Solahart: Renowned for its solar hot water systems, Solahart offer both rooftop and split system solar water heaters and is recognised for its commitment to renewable energy solutions​​.

Rheem: Known for their innovation in the hot water market, Rheem’s Ambiheat heat pump won the Canstar Blue Innovation Excellence Award. They offer a range of efficient and reliable hot water solutions, including heat pumps and gas continuous flow systems​​.

Bosch: A major player in the hot water market, Bosch has been appreciated for their gas continuous flow hot water systems. They are noted for their high energy efficiency and advanced features like Bluetooth connectivity in some models​​.

AquaMAX: Offer both gas and electric storage hot water systems and are notable for stainless steel water heaters, which do not require a sacrificial anode, making them easier to maintain​​.

Chromagen: A comprehensive range of gas hot water systems, heat pumps, and solar hot water systems, known for value for money and overall customer satisfaction.

Delivery Cost And Accessibility

A straightforward delivery to an easily accessible site will generally only incur minimal fees, however, challenging access due to factors like narrow passages, stairs, or a significant distance from the parking area to the installation site may result in additional charges.

Delivery charges vary depending on the supplier and the distance from their facility to the delivery location. Metropolitan areas are usually less expensive than remote or rural locations.

The site layout where the system will be placed determines the ease of installation, affecting the total installation cost.

Prospective buyers should ask suppliers for a detailed quote that includes these factors to be aware of the full financial commitment before they buy.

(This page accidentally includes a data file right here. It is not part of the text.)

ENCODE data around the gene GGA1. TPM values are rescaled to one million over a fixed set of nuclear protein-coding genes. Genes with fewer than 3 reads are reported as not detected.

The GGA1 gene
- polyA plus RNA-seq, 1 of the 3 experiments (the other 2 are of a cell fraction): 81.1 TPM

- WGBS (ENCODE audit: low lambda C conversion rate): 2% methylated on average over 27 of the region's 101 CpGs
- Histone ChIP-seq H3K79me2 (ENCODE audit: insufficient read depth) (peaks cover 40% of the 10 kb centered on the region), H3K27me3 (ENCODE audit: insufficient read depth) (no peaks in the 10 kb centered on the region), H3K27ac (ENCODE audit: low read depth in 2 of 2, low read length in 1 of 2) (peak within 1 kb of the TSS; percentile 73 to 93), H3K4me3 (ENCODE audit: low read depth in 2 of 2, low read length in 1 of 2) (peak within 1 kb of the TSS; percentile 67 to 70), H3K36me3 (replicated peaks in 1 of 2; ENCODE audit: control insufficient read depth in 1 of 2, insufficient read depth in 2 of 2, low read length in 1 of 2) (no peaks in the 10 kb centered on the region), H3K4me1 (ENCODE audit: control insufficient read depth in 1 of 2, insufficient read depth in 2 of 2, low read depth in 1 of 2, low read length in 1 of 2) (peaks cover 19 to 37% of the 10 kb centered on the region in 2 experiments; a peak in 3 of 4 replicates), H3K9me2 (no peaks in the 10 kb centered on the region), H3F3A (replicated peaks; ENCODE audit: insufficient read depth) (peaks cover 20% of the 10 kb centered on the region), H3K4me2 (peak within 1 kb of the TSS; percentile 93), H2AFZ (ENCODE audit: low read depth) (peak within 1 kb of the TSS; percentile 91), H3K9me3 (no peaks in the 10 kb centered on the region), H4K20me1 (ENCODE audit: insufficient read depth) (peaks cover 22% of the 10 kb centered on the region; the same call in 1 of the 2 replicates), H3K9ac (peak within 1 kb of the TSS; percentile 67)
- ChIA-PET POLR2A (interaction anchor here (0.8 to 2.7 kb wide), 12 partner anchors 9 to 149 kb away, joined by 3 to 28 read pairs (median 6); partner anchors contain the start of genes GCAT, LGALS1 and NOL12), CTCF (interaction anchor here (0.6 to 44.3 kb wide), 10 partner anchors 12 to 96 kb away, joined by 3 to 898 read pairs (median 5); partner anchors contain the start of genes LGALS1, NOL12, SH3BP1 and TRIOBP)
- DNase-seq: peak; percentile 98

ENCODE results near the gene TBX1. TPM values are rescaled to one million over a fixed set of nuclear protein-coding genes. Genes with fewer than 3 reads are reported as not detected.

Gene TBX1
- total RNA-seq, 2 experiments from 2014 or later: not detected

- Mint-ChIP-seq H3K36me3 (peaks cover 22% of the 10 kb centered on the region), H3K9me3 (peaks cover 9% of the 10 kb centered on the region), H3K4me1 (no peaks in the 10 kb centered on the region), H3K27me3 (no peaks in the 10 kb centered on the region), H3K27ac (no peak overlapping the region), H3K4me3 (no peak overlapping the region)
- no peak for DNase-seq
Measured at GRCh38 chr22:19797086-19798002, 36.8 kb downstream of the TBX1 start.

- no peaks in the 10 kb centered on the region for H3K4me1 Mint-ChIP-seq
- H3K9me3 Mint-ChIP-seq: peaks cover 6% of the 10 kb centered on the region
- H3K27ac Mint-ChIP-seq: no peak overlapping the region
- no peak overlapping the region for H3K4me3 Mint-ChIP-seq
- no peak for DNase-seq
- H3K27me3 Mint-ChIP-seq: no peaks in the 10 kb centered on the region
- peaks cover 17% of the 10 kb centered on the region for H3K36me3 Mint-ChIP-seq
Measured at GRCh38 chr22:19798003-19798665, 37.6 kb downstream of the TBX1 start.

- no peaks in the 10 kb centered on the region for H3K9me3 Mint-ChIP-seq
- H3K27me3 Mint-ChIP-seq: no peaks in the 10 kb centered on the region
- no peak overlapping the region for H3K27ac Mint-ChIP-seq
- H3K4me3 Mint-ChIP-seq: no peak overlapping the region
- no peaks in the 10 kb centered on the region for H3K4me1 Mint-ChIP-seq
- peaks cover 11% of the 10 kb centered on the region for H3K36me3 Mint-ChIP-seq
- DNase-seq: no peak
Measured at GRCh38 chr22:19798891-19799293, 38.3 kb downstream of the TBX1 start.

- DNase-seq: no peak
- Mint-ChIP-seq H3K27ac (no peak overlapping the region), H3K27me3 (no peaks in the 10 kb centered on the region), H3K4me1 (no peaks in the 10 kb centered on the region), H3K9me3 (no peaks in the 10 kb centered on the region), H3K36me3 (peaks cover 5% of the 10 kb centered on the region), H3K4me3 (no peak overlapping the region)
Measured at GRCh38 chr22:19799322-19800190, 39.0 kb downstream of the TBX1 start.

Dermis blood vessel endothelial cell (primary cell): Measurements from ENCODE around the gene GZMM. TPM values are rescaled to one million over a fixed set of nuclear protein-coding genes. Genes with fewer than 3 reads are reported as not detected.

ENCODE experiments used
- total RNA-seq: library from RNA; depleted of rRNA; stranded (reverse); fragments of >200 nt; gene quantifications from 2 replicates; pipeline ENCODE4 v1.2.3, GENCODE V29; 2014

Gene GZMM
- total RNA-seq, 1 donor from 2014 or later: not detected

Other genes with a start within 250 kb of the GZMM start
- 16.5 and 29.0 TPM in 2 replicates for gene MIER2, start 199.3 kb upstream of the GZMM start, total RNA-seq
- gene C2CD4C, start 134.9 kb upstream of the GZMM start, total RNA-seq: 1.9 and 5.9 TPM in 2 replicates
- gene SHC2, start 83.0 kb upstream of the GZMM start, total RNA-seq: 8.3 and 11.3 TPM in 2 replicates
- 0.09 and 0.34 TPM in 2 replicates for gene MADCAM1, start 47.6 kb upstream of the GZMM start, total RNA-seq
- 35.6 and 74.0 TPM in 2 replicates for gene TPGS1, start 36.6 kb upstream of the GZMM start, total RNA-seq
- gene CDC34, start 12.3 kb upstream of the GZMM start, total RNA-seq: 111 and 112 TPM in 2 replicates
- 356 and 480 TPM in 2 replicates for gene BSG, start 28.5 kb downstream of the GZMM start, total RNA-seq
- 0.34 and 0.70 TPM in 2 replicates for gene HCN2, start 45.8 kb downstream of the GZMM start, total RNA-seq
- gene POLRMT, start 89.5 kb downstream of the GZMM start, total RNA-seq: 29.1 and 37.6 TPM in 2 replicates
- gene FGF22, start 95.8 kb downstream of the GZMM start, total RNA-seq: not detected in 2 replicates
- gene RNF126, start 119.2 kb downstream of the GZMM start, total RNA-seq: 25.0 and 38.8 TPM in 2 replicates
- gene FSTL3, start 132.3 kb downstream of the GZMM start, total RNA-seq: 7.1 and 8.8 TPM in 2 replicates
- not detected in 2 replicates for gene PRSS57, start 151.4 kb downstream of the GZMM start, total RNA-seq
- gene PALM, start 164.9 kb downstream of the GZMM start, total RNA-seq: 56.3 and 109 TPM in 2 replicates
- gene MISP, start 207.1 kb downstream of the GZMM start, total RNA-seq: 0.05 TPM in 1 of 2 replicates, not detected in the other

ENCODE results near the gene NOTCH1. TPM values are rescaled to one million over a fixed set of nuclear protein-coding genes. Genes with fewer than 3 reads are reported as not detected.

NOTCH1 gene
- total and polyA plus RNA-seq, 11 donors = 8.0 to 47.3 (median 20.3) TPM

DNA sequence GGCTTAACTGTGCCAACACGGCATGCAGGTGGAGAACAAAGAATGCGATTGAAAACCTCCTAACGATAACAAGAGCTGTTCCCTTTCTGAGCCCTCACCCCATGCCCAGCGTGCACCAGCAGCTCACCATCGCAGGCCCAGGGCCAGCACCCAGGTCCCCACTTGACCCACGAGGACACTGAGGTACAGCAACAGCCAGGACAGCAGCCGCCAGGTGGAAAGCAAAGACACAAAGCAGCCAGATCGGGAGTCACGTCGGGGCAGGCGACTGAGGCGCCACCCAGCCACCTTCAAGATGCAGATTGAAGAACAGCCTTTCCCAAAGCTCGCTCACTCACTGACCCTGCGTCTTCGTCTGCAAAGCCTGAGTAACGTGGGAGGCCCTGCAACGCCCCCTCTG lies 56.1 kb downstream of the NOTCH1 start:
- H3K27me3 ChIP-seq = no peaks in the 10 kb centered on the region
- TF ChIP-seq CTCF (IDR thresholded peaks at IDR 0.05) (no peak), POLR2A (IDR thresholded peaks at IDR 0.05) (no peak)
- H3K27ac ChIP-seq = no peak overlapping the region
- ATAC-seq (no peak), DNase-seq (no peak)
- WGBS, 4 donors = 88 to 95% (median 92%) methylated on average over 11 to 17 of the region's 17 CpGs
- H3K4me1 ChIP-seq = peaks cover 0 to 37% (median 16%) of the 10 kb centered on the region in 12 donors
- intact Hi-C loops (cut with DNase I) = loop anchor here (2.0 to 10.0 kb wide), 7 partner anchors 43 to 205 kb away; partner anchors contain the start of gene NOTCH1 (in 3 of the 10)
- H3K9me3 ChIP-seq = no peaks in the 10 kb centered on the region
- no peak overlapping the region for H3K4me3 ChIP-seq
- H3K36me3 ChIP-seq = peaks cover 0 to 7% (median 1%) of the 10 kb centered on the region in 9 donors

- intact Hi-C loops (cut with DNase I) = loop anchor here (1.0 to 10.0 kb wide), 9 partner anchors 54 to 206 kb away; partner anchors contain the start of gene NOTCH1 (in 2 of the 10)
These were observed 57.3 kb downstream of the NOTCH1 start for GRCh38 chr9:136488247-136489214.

plumber installing hot water system

Hot Water Installation

The price of installing a hot water system can vary widely based on the type chosen and the complexity of the job. Engaging a licensed plumber is a mandatory step for the fitting and connection of the system. A professional plumber will ensure that the installation complies with local regulations and safety standards, as well as meet insurance and warranty requirements.

Installation Costs

Labour: Hiring a licensed plumber typically ranges from $70 to $150 per hour, while labour for electricians can be slightly higher.

Materials and Fittings: The cost of additional valves, connections, and other materials generally adds $50-$200 to the total bill.

System Type Impact: Choosing a gas, electric, solar, or heat pump system affects the cost due to varying equipment and labour requirements.

Gas and electric systems often require simpler connections but can involve significant layout or design changes. More sophisticated systems like continuous flow or solar may demand more time to set up properly. Heat pump installations may require both plumbing and electrical work, potentially raising costs.

When planning an installation, homeowners should consider obtaining multiple quotes from qualified technicians to compare costs and services.

Disposal Of Old System

Old hot water systems often contain materials that are harmful if released into nature. Mercury, lead, and insulation fibres pose serious threats to public health and wildlife when not disposed of correctly which is why proper disposal sites must be used. In some cases, the old system can be taken away by the installation team for a fee.

Government Rebates And Running Costs

Government rebates can significantly reduce the cost of the purchase and installation of a new hot water system, making an energy-efficient system more accessible. These incentives are offered to encourage the use of environmentally friendly appliances that contribute to lower greenhouse gas emissions.

Replacing an outdated system with a solar-powered model can be costly which is why government rebates exist; to alleviate this financial burden, making them a cost-effective choice in the long run. For example, with a heat pump, a typical rebated system could reach a break-even point within five years.

Table showing results from Canstar Blue average annual energy costs for a three-person home by water heater type.

Water Heater Type Annual Energy Cost
Gas Storage $550
Gas Continuous Flow $400
Electric Storage (off-peak) $750
Solar (gas-boosted) $150
Heat Pump $300


To choose the right hot water system, assess your household size and water usage patterns to know whether a storage tank or a continuous flow system fits your needs better. Along with the size and type, consider energy sources and rebates that are available, and balance upfront costs with long-term energy savings.

Ready to upgrade your hot water system? Explore our services to find the perfect solution for your home. Whether you’re in Sydney, Melbourne, or Adelaide, we have you covered.

Don’t wait any longer to enjoy the benefits of an efficient and reliable hot water system. Contact us today.